Writer's Note: Schedule 1 narcotics vary from Schedules 2-5 in that they're not considered to be of any sufficient medical use while remaining highly addictive whereas Schedule 2-5 narcotics are used medicinally and are then ranked from most addictive to least. Scheduling of drugs is handled by the DEA and should be taken seriously by the users of narcotics within their respective class. That being said, this article is a silly little idea I had. If you or a loved one has a problem with drug abuse, please contact the Substance Abuse and Mental Services Administration National Helpline at 1-800-662-HELP (4357). These were listed in no particular order.

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This article has not been reviewed by Odyssey HQ and solely reflects the ideas and opinions of the creator.
Featured

Is God Reckless?

Exploring the controversy behind the popular worship song "Reckless Love"

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Is God Reckless?


First things first I do not agree with people getting so caught up in the specific theology of a song that they forget who they are singing the song to. I normally don't pay attention to negative things that people say about worship music, but the things that people were saying caught my attention. For example, that the song was not biblical and should not be sung in churches. Worship was created to glorify God, and not to argue over what kind of theology the artist used to write the song. I was not made aware of the controversy surrounding the popular song "Reckless Love" by Cory Asbury until about a week ago, but now that I am aware this is what I have concluded.The controversy surrounding the song is how the term reckless is used to describe God's love. This is the statement that Cory Asbury released after many people questioned his theology regarding his lyrics. I think that by trying to clarify what the song was saying he added to the confusion behind the controversy.This is what he had to say,
"Many have asked me for clarity on the phrase, "reckless love". Many have wondered why I'd use a "negative" word to describe God. I've taken some time to write out my thoughts here. I hope it brings answers to your questions. But more than that, I hope it brings you into an encounter with the wildness of His love.When I use the phrase, "the reckless love of God", I'm not saying that God Himself is reckless. I am, however, saying that the way He loves, is in many regards, quite so. What I mean is this: He is utterly unconcerned with the consequences of His actions with regards to His own safety, comfort, and well-being. His love isn't crafty or slick. It's not cunning or shrewd. In fact, all things considered, it's quite childlike, and might I even suggest, sometimes downright ridiculous. His love bankrupted heaven for you. His love doesn't consider Himself first. His love isn't selfish or self-serving. He doesn't wonder what He'll gain or lose by putting Himself out there. He simply gives Himself away on the off-chance that one of us might look back at Him and offer ourselves in return.His love leaves the ninety-nine to find the one every time."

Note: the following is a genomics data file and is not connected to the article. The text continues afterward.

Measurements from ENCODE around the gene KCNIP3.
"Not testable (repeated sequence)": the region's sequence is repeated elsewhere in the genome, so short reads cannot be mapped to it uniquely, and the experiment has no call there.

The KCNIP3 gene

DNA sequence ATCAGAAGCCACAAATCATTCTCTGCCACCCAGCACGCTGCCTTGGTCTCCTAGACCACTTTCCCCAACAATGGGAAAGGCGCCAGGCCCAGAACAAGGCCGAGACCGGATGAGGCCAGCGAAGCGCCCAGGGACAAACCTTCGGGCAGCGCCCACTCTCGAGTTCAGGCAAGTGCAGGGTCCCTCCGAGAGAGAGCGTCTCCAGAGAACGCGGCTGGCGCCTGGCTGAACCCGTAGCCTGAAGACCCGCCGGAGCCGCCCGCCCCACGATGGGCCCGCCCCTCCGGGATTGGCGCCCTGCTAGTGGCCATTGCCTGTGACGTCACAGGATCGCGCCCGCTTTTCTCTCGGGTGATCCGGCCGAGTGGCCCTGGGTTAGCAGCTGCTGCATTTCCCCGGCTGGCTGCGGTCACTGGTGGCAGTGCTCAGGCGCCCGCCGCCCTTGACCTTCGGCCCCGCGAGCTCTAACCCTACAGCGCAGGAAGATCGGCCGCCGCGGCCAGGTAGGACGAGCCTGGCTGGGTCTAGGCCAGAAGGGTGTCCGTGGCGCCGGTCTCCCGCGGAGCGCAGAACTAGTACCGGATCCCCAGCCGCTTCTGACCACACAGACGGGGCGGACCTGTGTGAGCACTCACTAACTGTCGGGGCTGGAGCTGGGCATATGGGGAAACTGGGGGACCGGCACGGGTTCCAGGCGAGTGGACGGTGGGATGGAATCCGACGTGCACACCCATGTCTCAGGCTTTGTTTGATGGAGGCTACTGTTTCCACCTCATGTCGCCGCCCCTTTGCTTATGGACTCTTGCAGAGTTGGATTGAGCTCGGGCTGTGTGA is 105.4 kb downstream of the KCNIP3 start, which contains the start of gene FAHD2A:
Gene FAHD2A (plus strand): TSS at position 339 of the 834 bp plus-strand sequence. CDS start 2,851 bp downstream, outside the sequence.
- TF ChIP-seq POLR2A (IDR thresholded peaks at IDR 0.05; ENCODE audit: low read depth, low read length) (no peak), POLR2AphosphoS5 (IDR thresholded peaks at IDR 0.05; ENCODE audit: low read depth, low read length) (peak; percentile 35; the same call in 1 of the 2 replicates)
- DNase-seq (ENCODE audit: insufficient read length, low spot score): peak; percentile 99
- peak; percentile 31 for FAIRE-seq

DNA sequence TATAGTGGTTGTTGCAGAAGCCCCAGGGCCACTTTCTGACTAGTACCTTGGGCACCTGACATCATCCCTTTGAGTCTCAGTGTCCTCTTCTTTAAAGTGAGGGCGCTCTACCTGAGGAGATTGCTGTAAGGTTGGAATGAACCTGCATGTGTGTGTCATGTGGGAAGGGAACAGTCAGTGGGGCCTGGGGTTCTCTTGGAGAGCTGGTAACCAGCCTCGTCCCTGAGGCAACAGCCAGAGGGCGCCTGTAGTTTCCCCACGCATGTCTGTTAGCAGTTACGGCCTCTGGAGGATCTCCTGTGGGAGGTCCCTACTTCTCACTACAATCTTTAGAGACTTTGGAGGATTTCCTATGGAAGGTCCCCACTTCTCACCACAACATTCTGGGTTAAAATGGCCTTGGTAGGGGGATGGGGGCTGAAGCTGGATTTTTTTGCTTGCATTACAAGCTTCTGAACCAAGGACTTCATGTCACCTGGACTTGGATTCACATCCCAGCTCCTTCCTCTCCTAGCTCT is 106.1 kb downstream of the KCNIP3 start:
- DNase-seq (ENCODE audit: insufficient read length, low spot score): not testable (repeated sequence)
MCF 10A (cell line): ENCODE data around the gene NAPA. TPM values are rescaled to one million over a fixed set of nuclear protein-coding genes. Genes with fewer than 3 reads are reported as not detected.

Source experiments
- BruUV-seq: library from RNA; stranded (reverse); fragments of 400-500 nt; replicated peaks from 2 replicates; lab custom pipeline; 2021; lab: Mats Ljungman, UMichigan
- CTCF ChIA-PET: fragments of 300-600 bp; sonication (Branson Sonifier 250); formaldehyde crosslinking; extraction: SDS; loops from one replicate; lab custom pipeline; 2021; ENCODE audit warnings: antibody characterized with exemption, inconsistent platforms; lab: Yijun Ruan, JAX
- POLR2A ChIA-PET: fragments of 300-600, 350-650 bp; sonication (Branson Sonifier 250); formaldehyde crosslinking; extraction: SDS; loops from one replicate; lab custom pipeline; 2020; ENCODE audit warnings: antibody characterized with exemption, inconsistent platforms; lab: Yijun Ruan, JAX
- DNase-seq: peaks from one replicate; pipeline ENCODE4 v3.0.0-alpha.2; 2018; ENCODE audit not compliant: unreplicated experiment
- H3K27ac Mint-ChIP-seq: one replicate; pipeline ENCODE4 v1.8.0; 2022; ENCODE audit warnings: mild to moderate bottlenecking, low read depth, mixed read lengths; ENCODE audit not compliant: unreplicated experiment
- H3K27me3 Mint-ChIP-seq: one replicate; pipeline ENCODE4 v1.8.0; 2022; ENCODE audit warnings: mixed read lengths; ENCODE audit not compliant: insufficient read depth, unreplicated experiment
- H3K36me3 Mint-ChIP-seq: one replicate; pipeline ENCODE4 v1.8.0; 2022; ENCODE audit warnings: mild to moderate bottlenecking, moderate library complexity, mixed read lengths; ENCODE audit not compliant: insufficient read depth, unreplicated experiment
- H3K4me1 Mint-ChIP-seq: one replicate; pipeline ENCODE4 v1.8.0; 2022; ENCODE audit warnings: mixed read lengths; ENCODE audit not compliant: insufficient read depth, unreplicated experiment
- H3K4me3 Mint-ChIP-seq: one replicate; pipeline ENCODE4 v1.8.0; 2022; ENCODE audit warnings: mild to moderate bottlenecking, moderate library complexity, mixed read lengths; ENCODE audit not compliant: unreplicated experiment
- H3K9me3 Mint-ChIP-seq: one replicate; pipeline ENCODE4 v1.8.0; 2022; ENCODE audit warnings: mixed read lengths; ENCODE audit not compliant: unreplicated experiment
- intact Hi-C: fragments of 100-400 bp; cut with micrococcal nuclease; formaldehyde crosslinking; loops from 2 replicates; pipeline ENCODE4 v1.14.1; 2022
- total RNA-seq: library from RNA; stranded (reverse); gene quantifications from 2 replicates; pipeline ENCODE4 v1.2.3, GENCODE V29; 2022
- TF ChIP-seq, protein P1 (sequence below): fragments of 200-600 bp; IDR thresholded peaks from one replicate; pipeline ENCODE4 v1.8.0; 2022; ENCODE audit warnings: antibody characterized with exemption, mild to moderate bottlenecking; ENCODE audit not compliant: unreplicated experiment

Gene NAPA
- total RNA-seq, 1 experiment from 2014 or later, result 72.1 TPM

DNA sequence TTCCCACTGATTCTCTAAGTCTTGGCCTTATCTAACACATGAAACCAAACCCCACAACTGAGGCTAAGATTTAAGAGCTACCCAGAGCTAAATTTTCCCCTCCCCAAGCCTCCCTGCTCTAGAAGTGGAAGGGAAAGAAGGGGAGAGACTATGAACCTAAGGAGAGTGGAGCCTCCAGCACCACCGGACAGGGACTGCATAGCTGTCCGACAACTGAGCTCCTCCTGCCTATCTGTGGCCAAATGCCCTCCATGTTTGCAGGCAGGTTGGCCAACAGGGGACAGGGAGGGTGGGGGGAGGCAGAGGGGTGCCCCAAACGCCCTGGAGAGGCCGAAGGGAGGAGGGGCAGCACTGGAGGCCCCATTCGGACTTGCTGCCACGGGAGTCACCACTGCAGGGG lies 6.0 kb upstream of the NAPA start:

Some people are arguing that song is biblical because it makes reference to the scripture from Matthew 28:12-14 and Luke 15. Both of these scriptures talk about the parable of the lost sheep and the shepherd. The shepherd symbolizes God and the lost sheep are people that do not have a relationship with God. On the other hand some people are arguing that using the term reckless, referring to God's character is heretical and not biblical. I found two articles that discuss the controversy about the song.The first article is called, "Reckless Love" By Cory Asbury - "Song Meaning, Review, and Worship Leading Tips." The writer of the article, Jake Gosselin argues that people are "Making a mountain out of a molehill" and that the argument is foolish. The second article, "God's Love is not Reckless, Contrary to What You Might Sing" by author Andrew Gabriel argues that using the term reckless is irresponsible and that you cannot separate Gods character traits from God himself. For example, saying that God's love is reckless could also be argued that God himself is reckless. Reckless is typically not a word that someone would use to describe God and his love for us. The term reckless is defined as (of a person or their actions) without thinking or caring about the consequences of an action. However, Cory Asbury is not talking about a person, he is talking about God's passionate and relentless pursuit of the lost. While I would not have chosen the word reckless, I understand what he was trying to communicate through the song. Down below I have linked two articles that might be helpful if you are interested in reading more about the controversy.